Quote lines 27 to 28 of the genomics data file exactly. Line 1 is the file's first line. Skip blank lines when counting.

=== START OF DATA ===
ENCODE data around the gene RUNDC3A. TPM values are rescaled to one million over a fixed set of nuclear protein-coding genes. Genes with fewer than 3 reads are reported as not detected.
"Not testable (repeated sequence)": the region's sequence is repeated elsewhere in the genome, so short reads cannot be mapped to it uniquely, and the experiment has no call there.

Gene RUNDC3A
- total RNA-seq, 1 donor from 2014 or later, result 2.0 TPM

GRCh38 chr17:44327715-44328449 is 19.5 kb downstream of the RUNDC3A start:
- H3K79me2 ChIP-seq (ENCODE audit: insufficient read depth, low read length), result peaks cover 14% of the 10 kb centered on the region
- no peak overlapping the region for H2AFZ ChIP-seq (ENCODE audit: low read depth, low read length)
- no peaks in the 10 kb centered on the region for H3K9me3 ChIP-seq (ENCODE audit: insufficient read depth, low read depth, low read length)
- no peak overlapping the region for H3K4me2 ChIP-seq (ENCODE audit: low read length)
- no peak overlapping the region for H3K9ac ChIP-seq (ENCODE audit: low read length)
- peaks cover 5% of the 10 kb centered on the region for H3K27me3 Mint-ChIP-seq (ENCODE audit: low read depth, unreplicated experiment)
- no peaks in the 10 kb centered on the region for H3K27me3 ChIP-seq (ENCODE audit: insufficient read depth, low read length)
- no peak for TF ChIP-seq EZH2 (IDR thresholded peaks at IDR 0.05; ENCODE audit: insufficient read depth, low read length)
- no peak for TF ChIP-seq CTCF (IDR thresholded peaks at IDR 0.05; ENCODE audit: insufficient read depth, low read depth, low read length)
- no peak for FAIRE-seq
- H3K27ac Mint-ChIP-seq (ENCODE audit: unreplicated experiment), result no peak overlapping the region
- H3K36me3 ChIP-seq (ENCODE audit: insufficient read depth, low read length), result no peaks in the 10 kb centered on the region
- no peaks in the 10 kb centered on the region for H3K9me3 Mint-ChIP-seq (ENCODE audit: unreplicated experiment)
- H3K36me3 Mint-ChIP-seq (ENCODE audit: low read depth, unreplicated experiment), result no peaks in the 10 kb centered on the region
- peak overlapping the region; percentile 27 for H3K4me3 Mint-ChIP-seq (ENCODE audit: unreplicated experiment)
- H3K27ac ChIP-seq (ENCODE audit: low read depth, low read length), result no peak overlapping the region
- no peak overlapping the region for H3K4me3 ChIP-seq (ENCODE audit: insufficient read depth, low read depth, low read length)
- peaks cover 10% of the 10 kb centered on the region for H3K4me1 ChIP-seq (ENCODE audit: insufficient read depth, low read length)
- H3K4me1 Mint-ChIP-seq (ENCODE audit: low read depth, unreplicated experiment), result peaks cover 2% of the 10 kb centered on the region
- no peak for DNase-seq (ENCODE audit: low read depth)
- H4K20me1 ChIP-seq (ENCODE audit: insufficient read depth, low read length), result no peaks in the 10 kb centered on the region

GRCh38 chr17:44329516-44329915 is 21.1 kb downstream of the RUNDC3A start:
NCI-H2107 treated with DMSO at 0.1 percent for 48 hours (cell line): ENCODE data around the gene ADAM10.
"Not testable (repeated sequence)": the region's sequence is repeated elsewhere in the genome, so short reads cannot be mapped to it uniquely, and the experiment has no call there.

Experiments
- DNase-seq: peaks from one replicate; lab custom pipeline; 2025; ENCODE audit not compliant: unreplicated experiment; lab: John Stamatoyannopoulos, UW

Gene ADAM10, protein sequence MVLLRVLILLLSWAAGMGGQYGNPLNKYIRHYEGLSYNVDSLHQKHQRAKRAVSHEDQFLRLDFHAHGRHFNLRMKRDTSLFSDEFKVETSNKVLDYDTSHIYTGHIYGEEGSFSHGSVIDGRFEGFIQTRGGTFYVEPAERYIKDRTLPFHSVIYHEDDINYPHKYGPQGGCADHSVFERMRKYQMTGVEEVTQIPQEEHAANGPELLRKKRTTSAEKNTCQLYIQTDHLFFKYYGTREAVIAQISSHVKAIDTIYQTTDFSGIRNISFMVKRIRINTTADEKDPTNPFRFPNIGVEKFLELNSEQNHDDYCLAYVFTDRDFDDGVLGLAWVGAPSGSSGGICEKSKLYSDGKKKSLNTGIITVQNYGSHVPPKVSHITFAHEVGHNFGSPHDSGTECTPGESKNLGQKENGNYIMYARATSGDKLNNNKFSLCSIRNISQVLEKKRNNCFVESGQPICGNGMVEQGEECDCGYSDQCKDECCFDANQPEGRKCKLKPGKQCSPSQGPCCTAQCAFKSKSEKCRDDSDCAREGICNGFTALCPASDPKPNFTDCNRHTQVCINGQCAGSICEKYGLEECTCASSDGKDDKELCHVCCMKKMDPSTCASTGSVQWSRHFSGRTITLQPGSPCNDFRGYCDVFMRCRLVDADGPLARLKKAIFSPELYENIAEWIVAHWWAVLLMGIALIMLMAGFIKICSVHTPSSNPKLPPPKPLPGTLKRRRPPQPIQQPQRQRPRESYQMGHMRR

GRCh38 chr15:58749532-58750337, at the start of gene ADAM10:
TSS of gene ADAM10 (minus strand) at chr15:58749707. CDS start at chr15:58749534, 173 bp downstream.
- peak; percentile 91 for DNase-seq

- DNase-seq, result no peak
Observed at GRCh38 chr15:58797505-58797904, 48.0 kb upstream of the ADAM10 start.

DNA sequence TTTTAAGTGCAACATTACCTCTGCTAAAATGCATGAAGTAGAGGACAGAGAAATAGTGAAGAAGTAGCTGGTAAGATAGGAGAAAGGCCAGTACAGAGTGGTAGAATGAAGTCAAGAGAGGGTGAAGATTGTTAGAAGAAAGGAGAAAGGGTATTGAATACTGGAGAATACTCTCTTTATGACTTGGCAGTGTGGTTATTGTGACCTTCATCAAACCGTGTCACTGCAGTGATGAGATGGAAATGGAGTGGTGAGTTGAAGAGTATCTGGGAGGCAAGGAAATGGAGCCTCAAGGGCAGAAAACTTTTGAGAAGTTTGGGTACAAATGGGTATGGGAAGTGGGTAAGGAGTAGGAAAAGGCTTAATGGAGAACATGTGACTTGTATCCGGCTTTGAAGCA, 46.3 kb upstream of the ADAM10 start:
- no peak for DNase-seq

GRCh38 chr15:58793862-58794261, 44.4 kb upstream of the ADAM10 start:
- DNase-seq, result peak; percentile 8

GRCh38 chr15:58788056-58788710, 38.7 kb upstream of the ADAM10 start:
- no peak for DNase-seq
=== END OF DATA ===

GRCh38 chr17:44329516-44329915 is 21.1 kb downstream of the RUNDC3A start:
NCI-H2107 treated with DMSO at 0.1 percent for 48 hours (cell line): ENCODE data around the gene ADAM10.